We need to jingle and be loud in this vast sea to get noticed. We need to be fearless and look at our doctors and therapists and say ” No. You are wrong” We grow up with this idea that doctors and therapists are gods incapable of wrong existing in some sort of pure neutral science bubble, free from bias and personal hate.That bubble is so dirty it is more like a black hole. They are human and their own biphobia, misogyny and other privileges and biases can and DO blind them and cause harm rather then healing.
Stand up. Even if you cry and get angry. You are real a human and you deserve to be heard and treated with respect. Tear up papers if you have to. Get the point across. We are not some sad jingle bell the Bi community is a huge gong banging as we are buffeted about by the waves. Listen for it and take a deep breath and be strong.
Big huge disclaimer: I’m only talking about myself here not everyone else in the history of ever.This might only apply to my area of the world suburban USA. Your mileage may vary on this subject based on your own situation and stuff.Trigger Warnings: Transphobia,ableism,biphobia,bierasure,cissexism,
Still there? Ok here it is.
A few weeks(months?) back there was a whole lot of talk about how bisexuals are the devil because we can be in “straight” relationships and pass the all important hand holding test with our partners.A bunch of people were douchelords about it.I mentioned that this idea is cissexist and relies on the idea that at a glance you can always 100% know what someones gender or sex is.I got told I’m not allowed to say that or mention it.I’m still a bit confused to exactly WHY I’m not supposed to.But I’ll take the inevitable coal racking that comes with posting these things here anyways.
I don’t look or pass in anyway as “straight”.At this point I am read as either:
1:an adorably fat young teenage(if I’m lucky) 20 something guy.
2: A butch lesbian
That would be me just standing there in space.Not with my cane.But maybe sitting in a chair in some waiting room type thing.Now if you add in my cane you suddenly materialize a whole new world of options.Most of which somehow obliterate any and all gender from me.Suddenly I’m not any gender or sexuality.Suddenly I am just the cane. It becomes this weird fixture in peoples minds. Before where my body had a million questions for them, “are you a girl or a boy” “are you stone in bed ?” it suddenly silences them. In it’s place are questions like “Why do you have that?” “You are to young to use that!” “Does it hurt if I poke you here?”
Both sets of questions assume an insane level of familiarity with me and a right to my body.If I’m read as a guy but open my mouth and a noise comes out and destroys that illusion suddenly the trans questions hit me.If I’m read as a queer woman the queer questions hit me.As soon as the cane appears it doesn’t matter what I do, say or wear it takes over all.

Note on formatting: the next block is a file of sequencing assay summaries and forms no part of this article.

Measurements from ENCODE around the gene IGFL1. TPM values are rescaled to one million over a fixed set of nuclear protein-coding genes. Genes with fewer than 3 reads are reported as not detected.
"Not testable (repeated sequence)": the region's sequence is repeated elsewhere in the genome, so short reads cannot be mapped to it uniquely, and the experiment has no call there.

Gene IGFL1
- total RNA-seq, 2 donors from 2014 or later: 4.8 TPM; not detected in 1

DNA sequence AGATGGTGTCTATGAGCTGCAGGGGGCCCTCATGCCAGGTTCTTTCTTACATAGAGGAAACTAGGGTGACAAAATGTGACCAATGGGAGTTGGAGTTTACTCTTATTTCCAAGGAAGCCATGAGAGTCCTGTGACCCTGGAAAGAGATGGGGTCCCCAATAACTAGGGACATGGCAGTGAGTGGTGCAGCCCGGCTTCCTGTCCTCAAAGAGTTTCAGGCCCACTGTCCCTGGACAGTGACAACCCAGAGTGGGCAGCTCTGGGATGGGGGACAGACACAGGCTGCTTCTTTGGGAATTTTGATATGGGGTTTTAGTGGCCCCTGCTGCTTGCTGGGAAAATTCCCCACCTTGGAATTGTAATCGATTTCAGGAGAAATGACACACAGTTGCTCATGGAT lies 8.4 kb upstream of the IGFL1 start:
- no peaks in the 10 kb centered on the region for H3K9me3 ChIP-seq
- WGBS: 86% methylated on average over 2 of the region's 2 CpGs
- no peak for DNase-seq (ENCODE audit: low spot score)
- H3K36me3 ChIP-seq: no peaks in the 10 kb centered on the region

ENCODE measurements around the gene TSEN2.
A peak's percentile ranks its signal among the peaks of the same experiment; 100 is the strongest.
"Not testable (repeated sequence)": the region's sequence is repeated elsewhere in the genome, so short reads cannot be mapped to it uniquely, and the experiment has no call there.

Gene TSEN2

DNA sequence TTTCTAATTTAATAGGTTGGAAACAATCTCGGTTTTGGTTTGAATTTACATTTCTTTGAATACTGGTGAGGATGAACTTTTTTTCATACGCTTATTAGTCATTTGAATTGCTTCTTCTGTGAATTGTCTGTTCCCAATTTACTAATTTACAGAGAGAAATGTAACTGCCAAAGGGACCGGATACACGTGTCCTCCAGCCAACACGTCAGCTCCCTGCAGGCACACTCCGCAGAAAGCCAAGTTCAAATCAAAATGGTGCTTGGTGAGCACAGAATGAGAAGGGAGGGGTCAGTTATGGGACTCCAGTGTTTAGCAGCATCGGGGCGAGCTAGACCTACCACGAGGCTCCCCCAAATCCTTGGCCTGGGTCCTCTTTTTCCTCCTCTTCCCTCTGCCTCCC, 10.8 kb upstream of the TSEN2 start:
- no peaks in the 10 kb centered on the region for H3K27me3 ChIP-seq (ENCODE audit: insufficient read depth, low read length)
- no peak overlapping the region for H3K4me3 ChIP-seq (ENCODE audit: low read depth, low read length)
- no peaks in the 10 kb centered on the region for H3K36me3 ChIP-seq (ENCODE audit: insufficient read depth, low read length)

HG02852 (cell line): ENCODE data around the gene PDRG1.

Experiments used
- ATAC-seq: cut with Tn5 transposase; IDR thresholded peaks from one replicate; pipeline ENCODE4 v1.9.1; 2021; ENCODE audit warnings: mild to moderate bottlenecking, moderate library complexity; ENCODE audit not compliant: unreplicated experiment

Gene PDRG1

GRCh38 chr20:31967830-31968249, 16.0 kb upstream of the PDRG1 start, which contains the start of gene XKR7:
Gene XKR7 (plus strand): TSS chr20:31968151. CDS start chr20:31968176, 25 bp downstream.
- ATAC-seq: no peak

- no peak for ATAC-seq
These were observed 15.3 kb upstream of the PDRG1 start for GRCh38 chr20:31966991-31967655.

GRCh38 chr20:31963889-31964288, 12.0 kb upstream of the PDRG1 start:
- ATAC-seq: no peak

The same is true when I am partnered with someone else. My partners and I are assumed to be lesbians one way or conversely if I am read as male two gay men.Sometimes depending on who I am with the other person and I are read as two queer friends or a straight friend and their queer BFF.I am also not physically affectionate in public with my romantic partners. So all this would have to be done in the context of two people standing near each other talking,riding in a vehicle or sitting at a table.
My body, my presentation everything is read almost universally as “queer” or “not straight”. Yes I do receive the requisite tranasphobia and gay bashing that goes along with it, both overtly and in the form of micro aggressions.
Now add the cane.
Again suddenly it doesn’t matter who I am with, or what they look like.The focus is immediately on why I have it, how, when, etc. It doesn’t matter if I look like I’m in an “gay” or “straight” relationship or none at all. The only added thing of being with another person is that they are no longer assumed in any way to be a romantic partner.They become my care giver.
In America we do not view disabled people as beings capable of love,sex and romance. Whether that is queer or straight romance in my experience (not everyone’s) doesn’t seem to matter.The very idea of a disabled person daring to be on a date, or even just outside of the house is a bigger deal then who I am walking around wal mart looking for a toilet brush with. I’ve been told so.That I am “brave” and an “inspiration” for “dealing with so much and still daring to go out” (by go out the cashier meant “go to the store for groceries) Not a week earlier the same cashier had demanded to see my id when I bought some cough syrup and examined the photo and gender marker very closely to determine if what my “real” gender was. Add a cane? Suddenly I’m not some vaguely gendered threat to people every where with my bottle of cherry cough syrup I am an ~inspiration~.
I’ve seen the looks of pity and of what I like to call the “Hallmark sees a disabled person look”. The look where able bodied people look at you and you KNOW in their mind they are getting misty eyes and going “good for you!!” directed at both me and partners.
Before I became disabled myself I was the partner of a disabled person myself.I’ve seen it from both sides.At the time we would have been read as two queer women.But as soon as people noticed that she was blind and walked with a cane I was no longer read as her partner but as her care giver.
Read as queer, read as straight, read as cis or as visibly trans.It doesn’t much matter for me because the cane, the visible disability erases all of that and replaces it with a sexless,genderless, romance less, loveless blob of personal medical questions,hallmark looks and sad faces from others over my “sorry state”
Of course I don’t speak for all bi, trans* or disabled people world wide.This is just my personal experience living where I do when I do with all the privileges and draw backs that comes with..